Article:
Depression can impact various aspects of daily life, including the ability to work, maintain relationships, and engage in social activities. If depression significantly impairs an individual’s ability to perform major life activities, it may be considered a disability under the ADA, and the individual may be entitled to legal protections and accommodations in certain contexts, such as employment or access to public services.
It’s important to note that the determination of whether depression constitutes a disability may vary depending on individual circumstances, the severity of the condition, and applicable laws and regulations in different jurisdictions. Additionally, seeking guidance from legal professionals or disability advocacy organizations can provide more specific information and assistance regarding disability rights and accommodations.
How is Depression a Hidden Disability?
Mental health issues such as depression may be considered a hidden disability in instances when it affects your day-to-day living, and activities such as participating in the community, working, and observing self-care.
Some of the conditions included in the hidden disabilities list are wide-ranging – from anxiety disorders to schizophrenia and cystic fibrosis to diabetes, among many others.
Depression is categorised under psychosocial disabilities, a condition that makes it difficult for a person to accomplish daily activities, manage stress, focus, venture to certain places, be present in some environments, and interact with others.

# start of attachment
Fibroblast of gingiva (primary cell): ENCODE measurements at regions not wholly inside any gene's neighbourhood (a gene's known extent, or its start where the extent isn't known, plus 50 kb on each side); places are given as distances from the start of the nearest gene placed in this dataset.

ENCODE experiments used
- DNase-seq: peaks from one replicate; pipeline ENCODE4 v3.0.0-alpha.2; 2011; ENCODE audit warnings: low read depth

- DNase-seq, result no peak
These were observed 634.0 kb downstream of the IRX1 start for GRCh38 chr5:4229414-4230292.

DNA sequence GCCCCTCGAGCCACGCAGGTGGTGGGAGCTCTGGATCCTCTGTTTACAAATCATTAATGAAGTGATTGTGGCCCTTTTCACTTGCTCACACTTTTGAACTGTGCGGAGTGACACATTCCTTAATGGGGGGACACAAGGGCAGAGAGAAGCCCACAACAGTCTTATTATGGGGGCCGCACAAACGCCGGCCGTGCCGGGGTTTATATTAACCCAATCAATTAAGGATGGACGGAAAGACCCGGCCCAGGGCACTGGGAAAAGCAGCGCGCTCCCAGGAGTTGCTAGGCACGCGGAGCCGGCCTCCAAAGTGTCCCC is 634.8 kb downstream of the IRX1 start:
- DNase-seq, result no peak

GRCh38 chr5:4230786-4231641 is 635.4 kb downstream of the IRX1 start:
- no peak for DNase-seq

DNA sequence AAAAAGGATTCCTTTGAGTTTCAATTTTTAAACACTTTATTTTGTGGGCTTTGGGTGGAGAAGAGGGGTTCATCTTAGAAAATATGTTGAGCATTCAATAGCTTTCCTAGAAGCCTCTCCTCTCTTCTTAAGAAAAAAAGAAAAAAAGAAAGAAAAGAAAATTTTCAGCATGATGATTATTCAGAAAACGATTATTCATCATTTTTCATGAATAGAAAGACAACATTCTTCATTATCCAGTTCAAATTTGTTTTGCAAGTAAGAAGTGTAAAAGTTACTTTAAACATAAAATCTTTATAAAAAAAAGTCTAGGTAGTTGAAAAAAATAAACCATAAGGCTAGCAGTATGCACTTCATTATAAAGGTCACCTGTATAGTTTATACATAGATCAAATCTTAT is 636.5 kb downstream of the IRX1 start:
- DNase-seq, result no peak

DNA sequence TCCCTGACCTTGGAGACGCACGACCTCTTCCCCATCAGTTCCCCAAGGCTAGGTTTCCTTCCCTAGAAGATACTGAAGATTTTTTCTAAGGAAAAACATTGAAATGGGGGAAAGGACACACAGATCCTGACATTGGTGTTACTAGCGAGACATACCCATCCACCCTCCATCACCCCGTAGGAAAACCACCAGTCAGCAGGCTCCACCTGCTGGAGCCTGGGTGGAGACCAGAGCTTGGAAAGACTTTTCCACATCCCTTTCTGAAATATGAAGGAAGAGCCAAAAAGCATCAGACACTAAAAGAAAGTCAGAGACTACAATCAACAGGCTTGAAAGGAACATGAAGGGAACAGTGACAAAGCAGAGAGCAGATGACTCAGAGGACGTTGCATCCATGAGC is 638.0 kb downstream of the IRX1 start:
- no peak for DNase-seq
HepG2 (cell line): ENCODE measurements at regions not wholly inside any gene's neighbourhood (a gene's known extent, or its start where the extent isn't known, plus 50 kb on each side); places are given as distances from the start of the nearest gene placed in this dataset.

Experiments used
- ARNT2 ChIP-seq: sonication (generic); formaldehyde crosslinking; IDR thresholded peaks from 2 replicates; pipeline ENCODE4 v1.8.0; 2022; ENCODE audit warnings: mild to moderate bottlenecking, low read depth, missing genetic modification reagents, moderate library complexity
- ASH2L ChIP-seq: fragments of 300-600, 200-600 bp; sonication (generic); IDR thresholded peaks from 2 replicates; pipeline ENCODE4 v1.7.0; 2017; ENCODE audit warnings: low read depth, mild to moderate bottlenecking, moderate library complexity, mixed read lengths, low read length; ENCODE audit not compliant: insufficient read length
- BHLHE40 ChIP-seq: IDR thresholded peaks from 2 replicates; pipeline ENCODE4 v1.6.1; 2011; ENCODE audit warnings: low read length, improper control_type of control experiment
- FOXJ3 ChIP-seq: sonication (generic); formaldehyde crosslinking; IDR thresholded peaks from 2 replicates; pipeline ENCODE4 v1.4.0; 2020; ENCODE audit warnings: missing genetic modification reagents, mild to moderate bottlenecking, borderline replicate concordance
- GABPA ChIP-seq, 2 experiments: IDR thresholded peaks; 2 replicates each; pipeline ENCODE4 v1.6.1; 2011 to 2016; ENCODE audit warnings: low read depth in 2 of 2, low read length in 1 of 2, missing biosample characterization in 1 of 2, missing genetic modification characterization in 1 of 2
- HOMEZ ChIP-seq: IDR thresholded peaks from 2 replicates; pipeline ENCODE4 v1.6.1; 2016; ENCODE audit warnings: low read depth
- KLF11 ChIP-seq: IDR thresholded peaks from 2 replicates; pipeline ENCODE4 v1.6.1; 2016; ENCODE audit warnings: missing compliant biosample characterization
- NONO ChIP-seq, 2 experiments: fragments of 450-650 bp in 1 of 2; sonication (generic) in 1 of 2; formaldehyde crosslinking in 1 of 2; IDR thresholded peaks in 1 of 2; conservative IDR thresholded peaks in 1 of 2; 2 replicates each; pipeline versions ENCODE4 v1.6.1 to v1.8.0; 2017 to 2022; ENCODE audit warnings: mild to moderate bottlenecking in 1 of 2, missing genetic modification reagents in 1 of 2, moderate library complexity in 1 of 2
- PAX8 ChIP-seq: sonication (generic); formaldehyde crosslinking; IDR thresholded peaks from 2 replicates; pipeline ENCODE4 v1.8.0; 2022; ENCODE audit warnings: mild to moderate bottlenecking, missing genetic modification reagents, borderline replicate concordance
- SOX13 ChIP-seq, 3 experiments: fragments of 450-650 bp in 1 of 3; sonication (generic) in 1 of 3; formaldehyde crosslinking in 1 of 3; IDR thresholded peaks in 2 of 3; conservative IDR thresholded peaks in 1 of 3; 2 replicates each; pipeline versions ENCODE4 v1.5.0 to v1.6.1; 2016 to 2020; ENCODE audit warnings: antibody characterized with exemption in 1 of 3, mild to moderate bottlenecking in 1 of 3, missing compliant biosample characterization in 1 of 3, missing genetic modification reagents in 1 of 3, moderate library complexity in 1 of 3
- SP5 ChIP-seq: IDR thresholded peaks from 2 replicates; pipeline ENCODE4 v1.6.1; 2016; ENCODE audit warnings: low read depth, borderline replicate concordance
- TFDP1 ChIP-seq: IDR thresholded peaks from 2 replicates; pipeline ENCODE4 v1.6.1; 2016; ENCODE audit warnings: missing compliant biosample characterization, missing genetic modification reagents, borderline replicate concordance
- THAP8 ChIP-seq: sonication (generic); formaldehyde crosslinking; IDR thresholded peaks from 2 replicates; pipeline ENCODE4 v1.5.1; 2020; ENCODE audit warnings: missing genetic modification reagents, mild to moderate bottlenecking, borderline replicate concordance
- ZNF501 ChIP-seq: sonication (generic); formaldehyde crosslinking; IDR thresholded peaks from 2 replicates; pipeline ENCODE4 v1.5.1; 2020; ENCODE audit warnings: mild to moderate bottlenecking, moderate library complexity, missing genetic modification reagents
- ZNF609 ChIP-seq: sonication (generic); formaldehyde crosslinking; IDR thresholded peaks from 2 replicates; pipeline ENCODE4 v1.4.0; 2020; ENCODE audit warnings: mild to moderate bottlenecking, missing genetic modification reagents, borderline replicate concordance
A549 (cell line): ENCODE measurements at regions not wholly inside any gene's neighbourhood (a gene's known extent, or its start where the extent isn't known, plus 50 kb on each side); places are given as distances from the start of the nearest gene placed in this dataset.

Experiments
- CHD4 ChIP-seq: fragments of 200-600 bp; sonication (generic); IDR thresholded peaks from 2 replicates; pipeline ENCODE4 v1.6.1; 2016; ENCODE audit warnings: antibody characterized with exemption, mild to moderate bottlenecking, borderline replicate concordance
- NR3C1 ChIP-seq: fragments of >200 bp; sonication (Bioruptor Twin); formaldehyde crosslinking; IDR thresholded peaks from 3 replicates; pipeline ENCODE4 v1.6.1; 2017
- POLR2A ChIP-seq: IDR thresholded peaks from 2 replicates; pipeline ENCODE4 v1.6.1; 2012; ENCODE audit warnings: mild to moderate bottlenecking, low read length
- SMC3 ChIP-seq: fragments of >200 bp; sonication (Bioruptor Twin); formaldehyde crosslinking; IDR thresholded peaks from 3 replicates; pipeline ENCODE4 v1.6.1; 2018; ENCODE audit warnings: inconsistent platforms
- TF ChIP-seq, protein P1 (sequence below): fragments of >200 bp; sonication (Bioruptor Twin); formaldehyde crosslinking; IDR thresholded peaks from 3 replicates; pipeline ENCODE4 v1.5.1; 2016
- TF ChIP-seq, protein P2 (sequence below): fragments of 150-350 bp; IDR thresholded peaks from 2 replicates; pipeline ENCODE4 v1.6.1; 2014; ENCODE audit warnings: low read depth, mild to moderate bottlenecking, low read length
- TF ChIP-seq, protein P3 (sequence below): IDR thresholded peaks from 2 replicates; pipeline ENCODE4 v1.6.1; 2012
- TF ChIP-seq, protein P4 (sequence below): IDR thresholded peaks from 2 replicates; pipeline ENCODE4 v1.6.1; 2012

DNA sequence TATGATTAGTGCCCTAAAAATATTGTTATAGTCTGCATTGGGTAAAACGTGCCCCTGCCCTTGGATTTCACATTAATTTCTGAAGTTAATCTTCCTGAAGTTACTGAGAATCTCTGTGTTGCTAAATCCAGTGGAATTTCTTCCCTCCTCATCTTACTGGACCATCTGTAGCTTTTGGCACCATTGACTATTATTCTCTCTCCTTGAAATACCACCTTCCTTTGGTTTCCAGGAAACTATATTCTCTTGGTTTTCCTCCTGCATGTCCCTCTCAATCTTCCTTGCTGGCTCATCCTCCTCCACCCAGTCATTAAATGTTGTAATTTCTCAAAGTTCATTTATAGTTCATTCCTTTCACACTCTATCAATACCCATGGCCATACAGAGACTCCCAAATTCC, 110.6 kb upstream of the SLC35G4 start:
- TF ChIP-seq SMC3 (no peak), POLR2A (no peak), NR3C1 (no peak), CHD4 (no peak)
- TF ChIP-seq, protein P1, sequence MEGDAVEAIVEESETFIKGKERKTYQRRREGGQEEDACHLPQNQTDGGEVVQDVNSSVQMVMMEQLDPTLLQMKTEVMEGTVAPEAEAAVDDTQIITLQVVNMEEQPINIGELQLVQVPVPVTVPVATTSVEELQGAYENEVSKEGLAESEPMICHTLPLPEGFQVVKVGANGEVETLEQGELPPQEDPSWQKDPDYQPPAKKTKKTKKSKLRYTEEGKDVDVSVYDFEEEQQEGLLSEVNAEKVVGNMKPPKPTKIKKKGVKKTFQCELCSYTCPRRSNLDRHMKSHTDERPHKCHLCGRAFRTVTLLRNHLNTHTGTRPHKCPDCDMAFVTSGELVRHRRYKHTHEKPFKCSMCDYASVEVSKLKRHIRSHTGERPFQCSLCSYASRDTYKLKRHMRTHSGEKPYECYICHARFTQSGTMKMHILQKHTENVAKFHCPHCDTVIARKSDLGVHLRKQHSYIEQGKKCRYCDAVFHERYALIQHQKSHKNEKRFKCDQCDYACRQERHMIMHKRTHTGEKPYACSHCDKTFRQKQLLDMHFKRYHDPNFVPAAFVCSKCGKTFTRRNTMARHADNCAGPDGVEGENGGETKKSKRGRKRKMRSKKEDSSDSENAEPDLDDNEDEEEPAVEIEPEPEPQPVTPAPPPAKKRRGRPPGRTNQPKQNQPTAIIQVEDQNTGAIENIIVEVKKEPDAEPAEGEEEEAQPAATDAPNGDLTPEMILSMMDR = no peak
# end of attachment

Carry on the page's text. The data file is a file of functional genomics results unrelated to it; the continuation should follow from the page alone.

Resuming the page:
People living with depression can benefit greatly from seeking professional help and support. If you’re diagnosed with depression, mental health professionals will collaborate with you in coming up with a sensible treatment plan that may include psychological therapy, lifestyle changes, and medications.
What can exercise do for depression?
Physical activity is a vital component of proven lifestyle changes that may aid in alleviating the symptoms of depression, alongside a proper diet and a healthy amount of sleep. Exercise has many known benefits including protecting against the risk of chronic conditions such as diabetes and heart disease which may be precipitated by depression. Physical activity may also help improve sleep quality as well as lower blood pressure.
High-intensity exercise is associated with the release of endorphins, our bodies’ feel-good chemicals. This is linked to what athletes call the ‘runner’s high’, a sensation of immense joy or calm following a vigorous training session.
On the other hand, there may be practical value in pursuing sustained, low-intensity exercise. This kind of training helps in the release of neurotrophic or growth factors which helps nerve cells to grow and make new connections. In this light, low-intensity exercise may help improve brain function and make you feel better by supporting nerve cell growth in the region that regulates mood – the hippocampus — and alleviating symptoms of depression.
Either way, both high- and low-intensity exercises are beneficial in helping take your mind off the usual worries and break the cycle of negative thoughts.
What exercise is best for depression symptoms?